History: Modern day Thailand came about when Ayutthaya was invaded by Cambodians. The local King had to flee and set up in Bangkok after displacing the local King (Taksin) whose palace was on the other side of the Chao Phraya river in Thonburi (West Bangkok). The Chakri Dynasty was born and they decided to build a ‘grand’ palace as a centre of power for the newly unified provinces of Siam. Very soon on entering the palace grounds you will notice that there is a variety of buildings in different styles and this is because successive Kings from Rama 1 through to King Rama VIII all added to the palace. It takes a whole day to see everything on the site including the temple complex. Lot of gold and ornate gem work in a relatively small area making this one of the most awe inspiring temples in South East Asia.

Sala Arun

Room at Sala Arun

Recommended Hotel Near The Grand Palace: Sala Arun. This small hotel (only 7 rooms) is very special. Opened by a group of Thai professionals as part of a project to revitalise the river front area near the grand place, this hotel is a wonderful restoration project of an old Thai river front house. The rooms are nicely done and the restaurant is of a very high but the real selling point is the direct river views across Wat Arun – Temple of the Dawn. Many of the rooms have balconies with views over the river giving guests a ‘grandstand’ view of the busy river below.

Location of The Grand Palace in Bangkok


4th Place: Chiang Mai in the North of Thailand

Chiang Mai

Stupa at Wat Doi Suthep in Chiang Mai

About: Thailand’s second city, Chiang Mai, is a sharp contrast to Bangkok. With a population of only 170,000 people it is a lot smaller than Bangkok where 6.5 million people live. Much of Bangkok is new. Most of Chiang Mai city centre is old. Lot of office blocks in Bangkok, and hardly any in Chiang Mai. Its a great place to visit and to live with lots to see and do, with beautiful unspoilt countryside just a short drive out of the city centre.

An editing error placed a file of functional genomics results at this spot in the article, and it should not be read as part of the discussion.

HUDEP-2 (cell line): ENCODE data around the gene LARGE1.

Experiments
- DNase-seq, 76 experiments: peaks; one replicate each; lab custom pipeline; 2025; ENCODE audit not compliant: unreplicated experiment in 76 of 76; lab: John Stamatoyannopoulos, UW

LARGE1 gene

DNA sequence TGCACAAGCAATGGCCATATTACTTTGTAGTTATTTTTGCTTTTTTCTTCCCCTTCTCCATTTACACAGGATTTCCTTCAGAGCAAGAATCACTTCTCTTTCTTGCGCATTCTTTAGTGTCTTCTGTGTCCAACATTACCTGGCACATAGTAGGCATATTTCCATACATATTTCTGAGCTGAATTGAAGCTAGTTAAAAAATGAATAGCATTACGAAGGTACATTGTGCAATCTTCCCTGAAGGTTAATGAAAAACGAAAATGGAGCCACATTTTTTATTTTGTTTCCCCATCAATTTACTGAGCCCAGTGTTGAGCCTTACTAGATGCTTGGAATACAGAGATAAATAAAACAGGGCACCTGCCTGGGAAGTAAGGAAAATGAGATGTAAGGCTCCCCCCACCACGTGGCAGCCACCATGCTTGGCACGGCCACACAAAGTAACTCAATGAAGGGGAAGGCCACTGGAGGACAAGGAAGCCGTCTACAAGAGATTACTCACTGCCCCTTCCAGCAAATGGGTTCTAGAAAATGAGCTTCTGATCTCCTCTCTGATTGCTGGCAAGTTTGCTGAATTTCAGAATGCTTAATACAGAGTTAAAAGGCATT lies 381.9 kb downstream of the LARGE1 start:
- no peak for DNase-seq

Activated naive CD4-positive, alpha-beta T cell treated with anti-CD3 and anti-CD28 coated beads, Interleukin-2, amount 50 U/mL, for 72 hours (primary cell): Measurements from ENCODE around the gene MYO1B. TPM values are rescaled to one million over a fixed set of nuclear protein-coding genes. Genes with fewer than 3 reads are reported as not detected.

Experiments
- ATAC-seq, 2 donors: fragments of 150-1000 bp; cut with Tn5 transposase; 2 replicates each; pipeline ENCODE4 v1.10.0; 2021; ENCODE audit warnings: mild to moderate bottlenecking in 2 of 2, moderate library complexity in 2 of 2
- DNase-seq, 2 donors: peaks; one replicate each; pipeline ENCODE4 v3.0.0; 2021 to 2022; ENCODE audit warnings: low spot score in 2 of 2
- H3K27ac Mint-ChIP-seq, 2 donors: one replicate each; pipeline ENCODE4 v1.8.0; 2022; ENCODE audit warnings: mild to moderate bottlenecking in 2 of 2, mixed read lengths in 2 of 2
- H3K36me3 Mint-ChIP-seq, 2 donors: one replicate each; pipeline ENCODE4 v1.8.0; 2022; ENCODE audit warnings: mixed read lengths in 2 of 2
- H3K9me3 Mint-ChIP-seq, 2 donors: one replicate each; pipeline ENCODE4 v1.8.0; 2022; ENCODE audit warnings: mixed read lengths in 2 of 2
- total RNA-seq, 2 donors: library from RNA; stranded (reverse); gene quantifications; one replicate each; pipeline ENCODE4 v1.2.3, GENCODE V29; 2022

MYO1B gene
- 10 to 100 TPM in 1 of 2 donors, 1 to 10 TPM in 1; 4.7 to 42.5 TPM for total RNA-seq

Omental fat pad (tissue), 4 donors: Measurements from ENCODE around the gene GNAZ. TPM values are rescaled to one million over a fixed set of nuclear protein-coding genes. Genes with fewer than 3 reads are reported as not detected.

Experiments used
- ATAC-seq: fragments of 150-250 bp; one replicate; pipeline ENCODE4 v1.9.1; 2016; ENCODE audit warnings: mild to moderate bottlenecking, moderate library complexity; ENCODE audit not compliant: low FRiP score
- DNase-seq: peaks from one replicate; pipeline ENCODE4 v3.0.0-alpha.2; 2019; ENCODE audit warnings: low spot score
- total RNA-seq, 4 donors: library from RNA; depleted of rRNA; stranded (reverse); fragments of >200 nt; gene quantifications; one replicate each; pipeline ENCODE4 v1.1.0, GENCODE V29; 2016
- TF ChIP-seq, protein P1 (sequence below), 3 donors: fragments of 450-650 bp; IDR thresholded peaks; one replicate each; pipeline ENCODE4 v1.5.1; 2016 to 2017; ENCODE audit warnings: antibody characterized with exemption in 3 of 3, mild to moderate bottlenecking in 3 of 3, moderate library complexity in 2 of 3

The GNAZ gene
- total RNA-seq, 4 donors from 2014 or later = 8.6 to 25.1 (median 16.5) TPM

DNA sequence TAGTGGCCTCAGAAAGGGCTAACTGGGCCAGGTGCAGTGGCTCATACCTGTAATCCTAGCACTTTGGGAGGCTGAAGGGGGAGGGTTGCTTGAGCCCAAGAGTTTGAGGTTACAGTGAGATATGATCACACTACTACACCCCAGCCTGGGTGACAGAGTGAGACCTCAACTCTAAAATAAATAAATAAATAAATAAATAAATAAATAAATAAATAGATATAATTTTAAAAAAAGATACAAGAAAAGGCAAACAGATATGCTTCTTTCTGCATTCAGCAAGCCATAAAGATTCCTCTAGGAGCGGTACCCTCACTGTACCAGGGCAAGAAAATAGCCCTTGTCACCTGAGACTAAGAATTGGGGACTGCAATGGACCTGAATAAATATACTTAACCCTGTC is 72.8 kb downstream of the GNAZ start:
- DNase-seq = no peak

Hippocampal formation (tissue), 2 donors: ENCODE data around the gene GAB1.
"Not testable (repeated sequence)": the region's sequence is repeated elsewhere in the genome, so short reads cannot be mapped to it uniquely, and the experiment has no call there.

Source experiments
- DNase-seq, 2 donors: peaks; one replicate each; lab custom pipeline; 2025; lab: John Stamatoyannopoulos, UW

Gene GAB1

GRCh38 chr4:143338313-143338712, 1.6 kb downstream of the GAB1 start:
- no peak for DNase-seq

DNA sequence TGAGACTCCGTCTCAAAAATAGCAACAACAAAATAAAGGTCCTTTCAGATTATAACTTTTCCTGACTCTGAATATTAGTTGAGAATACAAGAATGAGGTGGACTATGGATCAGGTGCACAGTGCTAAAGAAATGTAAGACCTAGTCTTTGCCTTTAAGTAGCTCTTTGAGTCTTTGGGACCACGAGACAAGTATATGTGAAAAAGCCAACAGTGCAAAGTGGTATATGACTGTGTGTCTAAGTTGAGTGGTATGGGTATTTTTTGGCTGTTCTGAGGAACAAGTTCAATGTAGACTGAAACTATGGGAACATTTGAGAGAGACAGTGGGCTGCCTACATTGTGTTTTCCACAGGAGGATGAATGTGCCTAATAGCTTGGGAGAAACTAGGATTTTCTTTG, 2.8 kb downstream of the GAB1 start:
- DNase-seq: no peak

History: Chiang Mai is one of those places in the world with a long and rich history which is evident in the historic buildings and temples across the city. From 1296 to 1892 Chiang Mai was the capital of the independent Lanna Kingdom and they still have their own language, food and culture.

City of Three Parts: There are three main parts to Chiang Mai city. Firstly, there is the Old Town, which a perfect square situated within an ancient wall and a moat. This is the area where you find the temples and the museums. The Old Town is also where the cheaper hotels and guest houses are situated, as well as the more ‘bohemian’ bars and restaurants appealing to a younger crowd of backpackers. Secondly, there is the Riverside area to the East of the Old Town about 1 kilometre down away. This area is popular with tourists with lots of restaurants, markets and the best mid range and luxury hotels. The third area, is to the North East of the Old Town on the way upto the University and Zoo. This is an up and coming area and it is popular with a ‘hip’ set of well to do locals and visitors to Chiang Mai. To experience this new avant-garde take on Chiang Mai try the bars, restaurants and hotels of the Nimmanahaeminda Road.